Joseph and the other children in Hutchinson’s classroom are among a lucky minority in the country. Only 28 percent of four-year-olds are enrolled in public preschool in New Jersey, the same percentage that attends preschool nationwide. (Among three-year-olds, the state does significantly better than the rest of the country, with 19 percent attending, compared to just 4 percent throughout the country.) The evidence that good pre-K offers low-income children critical benefits is overwhelming—everything from increasing the amount of time they will stay in school to decreasing the likelihood of teen pregnancy. Yet enrollment remains low in the U.S. More than $548 million was cut from education for three- and four-year-olds in the 2011–2012 school year—the largest reduction since records have been kept.

Last winter, President Barack Obama proposed a plan to remedy the situation. If it passes, the first nationwide early-education initiative will provide $100 billion over ten years for a range of programs that help prepare children from birth up to age five for school and beyond. Three-quarters of the money would be used to ensure that all poor and low-income four-year-olds can attend high-quality preschools, like those in Orange.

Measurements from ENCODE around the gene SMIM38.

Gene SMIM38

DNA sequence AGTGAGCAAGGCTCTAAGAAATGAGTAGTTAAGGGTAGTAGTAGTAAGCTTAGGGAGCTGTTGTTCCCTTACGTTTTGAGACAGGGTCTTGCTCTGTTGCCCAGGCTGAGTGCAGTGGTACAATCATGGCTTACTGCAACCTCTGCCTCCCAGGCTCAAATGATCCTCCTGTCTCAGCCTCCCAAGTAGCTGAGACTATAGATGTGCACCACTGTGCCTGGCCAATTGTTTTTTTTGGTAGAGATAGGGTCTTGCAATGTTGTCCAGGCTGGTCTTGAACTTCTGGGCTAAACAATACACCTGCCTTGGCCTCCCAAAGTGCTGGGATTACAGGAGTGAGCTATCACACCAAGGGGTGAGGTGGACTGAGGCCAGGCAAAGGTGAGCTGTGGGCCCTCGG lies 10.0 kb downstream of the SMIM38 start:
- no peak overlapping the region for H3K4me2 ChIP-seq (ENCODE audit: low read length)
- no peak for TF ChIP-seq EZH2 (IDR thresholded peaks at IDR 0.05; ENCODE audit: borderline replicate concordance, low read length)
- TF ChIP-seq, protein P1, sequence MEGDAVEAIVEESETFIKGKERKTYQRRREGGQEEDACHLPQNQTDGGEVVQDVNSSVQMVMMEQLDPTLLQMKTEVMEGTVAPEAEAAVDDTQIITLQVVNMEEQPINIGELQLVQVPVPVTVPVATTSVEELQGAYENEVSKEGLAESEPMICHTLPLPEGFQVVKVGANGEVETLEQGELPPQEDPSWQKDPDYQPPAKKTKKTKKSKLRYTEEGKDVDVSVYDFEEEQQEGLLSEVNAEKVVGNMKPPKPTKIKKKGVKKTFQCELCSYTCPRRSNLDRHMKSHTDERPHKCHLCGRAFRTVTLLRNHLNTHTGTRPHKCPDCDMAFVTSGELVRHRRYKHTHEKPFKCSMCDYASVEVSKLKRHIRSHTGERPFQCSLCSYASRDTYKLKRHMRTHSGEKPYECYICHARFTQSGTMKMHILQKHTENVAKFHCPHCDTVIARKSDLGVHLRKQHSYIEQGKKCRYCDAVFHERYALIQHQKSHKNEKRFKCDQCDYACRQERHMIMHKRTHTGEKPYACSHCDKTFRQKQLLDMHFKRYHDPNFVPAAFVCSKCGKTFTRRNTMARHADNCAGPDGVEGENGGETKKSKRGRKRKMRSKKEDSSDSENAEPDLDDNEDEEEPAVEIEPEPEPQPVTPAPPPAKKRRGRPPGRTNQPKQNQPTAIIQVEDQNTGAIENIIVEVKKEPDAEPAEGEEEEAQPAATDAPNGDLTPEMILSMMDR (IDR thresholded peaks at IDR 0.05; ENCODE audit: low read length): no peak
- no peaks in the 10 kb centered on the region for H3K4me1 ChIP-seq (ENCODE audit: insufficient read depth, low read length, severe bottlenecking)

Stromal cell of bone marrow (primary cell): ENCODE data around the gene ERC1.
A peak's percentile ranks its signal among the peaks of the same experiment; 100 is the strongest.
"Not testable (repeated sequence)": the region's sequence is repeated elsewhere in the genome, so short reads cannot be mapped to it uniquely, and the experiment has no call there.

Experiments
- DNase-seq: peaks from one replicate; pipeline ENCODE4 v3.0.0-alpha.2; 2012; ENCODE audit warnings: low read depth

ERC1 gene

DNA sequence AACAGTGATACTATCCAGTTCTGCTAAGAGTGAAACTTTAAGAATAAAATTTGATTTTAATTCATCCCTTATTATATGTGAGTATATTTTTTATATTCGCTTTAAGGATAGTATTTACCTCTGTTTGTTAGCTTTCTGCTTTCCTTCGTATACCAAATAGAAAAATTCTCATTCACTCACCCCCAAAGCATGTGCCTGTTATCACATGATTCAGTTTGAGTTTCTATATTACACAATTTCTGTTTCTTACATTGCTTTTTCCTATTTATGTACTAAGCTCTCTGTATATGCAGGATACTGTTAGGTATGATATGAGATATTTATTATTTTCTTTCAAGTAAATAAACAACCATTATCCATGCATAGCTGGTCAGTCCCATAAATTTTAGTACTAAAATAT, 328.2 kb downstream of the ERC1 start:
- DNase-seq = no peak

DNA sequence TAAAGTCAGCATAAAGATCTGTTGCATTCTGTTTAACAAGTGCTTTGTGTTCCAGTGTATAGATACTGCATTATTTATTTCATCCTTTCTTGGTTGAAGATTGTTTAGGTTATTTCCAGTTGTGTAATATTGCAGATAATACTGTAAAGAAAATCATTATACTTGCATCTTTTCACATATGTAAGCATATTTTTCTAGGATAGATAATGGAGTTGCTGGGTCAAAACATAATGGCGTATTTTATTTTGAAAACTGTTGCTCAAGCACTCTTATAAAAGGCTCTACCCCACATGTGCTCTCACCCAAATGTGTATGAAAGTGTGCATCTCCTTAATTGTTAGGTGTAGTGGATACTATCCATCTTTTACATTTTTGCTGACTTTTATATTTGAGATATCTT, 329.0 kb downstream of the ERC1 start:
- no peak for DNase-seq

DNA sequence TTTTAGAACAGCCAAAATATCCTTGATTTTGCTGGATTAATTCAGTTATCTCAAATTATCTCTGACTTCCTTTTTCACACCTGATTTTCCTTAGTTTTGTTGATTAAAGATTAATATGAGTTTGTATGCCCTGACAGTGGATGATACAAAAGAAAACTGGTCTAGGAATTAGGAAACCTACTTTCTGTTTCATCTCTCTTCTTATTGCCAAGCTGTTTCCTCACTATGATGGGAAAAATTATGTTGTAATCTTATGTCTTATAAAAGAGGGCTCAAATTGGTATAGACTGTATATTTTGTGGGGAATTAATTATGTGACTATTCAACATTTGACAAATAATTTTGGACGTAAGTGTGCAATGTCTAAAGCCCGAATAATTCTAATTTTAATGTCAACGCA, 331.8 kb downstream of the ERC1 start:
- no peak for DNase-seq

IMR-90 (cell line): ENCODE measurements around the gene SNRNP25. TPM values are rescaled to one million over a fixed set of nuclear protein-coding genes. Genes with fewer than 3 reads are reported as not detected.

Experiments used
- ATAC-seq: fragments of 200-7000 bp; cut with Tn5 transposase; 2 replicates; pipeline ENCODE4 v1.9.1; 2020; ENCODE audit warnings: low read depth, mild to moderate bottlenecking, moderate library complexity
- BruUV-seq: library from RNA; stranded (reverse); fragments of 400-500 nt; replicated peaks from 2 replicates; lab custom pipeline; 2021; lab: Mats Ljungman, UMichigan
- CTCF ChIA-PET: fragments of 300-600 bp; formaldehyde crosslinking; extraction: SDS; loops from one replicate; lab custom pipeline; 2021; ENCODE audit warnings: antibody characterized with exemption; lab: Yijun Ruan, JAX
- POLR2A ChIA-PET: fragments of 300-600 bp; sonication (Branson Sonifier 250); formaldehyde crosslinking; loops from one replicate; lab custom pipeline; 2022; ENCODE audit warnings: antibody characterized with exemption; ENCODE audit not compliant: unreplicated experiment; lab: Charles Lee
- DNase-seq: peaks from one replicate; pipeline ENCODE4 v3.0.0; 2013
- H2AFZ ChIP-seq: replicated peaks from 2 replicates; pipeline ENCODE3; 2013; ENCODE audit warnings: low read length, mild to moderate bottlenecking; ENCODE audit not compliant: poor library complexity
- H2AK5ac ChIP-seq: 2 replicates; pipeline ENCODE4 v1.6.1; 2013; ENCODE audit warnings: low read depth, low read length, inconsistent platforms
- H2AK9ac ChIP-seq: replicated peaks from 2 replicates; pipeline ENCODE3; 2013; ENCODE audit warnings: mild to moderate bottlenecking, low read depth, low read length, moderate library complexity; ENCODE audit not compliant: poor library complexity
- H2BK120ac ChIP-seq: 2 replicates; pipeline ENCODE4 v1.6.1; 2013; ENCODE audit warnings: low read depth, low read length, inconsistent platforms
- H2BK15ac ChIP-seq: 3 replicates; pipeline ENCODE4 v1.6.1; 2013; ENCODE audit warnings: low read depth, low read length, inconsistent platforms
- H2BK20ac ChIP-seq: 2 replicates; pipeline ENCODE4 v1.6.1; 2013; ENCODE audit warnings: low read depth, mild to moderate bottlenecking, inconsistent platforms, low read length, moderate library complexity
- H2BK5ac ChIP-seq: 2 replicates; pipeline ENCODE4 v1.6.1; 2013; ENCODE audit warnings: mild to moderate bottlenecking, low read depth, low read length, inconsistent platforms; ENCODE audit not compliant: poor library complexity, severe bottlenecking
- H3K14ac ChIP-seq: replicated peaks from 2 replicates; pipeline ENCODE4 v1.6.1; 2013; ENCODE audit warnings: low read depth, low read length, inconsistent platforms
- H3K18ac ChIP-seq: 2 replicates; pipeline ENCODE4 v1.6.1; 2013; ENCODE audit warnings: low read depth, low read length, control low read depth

The president rested the case for his preschool plan on evidence from New Jersey, Georgia, Oklahoma, and a few other states, where effective pre-K programs are in place and “studies show students grow up more likely to read and do math at grade level, graduate high school, hold a job, form more stable families of their own,” as he put it in his State of the Union message in February 2013. “We know this works,” Obama continued. “So let’s do what works and make sure none of our children start the race of life already behind.”

Obama’s plea might sound like the sort of platitude no one could argue with, the verbal equivalent of folding one’s body into a preschooler-size chair to commune with four-year-olds, as the president has done several times since announcing his pre-K push. Yet though the public is behind his proposal (60 percent of Republicans support it, as do 84 percent of Democrats, according to a recent poll of registered voters conducted by the First Five Years Fund), partisan politics may derail the effort.

Even within New Jersey, which has been building its preschool program in the state’s poorest school districts for more than a decade, the question remains whether the ambitious vision of providing preschool to all needy kids will take hold or recede. 

Still, anyone who would like to see what Obama’s vision of universal pre-K might look like would do well to come to Orange, one of 31 districts in the state known as “Abbotts.” Because of a historic lawsuit, for almost a decade virtually all three- and four-year-olds in these low-income urban areas have been attending preschool. Already well acquainted with the benefits and unforeseen challenges of expanding pre-K, the Abbotts serve as a window into the future of early education.